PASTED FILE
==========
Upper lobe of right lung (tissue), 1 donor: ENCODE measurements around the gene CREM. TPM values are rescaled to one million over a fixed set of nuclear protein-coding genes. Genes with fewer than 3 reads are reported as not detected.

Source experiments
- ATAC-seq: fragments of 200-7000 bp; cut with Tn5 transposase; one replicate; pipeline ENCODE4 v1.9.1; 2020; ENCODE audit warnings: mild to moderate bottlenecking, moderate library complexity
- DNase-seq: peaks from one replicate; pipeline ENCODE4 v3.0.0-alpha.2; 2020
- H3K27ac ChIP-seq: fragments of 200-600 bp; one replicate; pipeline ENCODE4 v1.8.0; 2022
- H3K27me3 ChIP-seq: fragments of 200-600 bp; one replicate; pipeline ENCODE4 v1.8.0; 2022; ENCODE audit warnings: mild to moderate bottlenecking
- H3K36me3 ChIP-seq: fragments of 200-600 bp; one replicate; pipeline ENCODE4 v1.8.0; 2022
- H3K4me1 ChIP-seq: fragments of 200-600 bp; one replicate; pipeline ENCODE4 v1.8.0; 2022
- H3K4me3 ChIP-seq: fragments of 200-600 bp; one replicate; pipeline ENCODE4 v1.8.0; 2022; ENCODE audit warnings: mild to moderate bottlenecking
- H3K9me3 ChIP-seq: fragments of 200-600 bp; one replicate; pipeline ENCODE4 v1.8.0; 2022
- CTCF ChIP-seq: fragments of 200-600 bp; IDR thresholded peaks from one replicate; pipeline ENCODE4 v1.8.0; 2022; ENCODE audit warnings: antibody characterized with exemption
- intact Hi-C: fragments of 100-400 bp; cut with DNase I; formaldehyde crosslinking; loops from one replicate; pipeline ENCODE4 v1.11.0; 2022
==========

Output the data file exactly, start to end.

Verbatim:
Upper lobe of right lung (tissue), 1 donor: ENCODE measurements around the gene CREM. TPM values are rescaled to one million over a fixed set of nuclear protein-coding genes. Genes with fewer than 3 reads are reported as not detected.

Source experiments
- ATAC-seq: fragments of 200-7000 bp; cut with Tn5 transposase; one replicate; pipeline ENCODE4 v1.9.1; 2020; ENCODE audit warnings: mild to moderate bottlenecking, moderate library complexity
- DNase-seq: peaks from one replicate; pipeline ENCODE4 v3.0.0-alpha.2; 2020
- H3K27ac ChIP-seq: fragments of 200-600 bp; one replicate; pipeline ENCODE4 v1.8.0; 2022
- H3K27me3 ChIP-seq: fragments of 200-600 bp; one replicate; pipeline ENCODE4 v1.8.0; 2022; ENCODE audit warnings: mild to moderate bottlenecking
- H3K36me3 ChIP-seq: fragments of 200-600 bp; one replicate; pipeline ENCODE4 v1.8.0; 2022
- H3K4me1 ChIP-seq: fragments of 200-600 bp; one replicate; pipeline ENCODE4 v1.8.0; 2022
- H3K4me3 ChIP-seq: fragments of 200-600 bp; one replicate; pipeline ENCODE4 v1.8.0; 2022; ENCODE audit warnings: mild to moderate bottlenecking
- H3K9me3 ChIP-seq: fragments of 200-600 bp; one replicate; pipeline ENCODE4 v1.8.0; 2022
- CTCF ChIP-seq: fragments of 200-600 bp; IDR thresholded peaks from one replicate; pipeline ENCODE4 v1.8.0; 2022; ENCODE audit warnings: antibody characterized with exemption
- intact Hi-C: fragments of 100-400 bp; cut with DNase I; formaldehyde crosslinking; loops from one replicate; pipeline ENCODE4 v1.11.0; 2022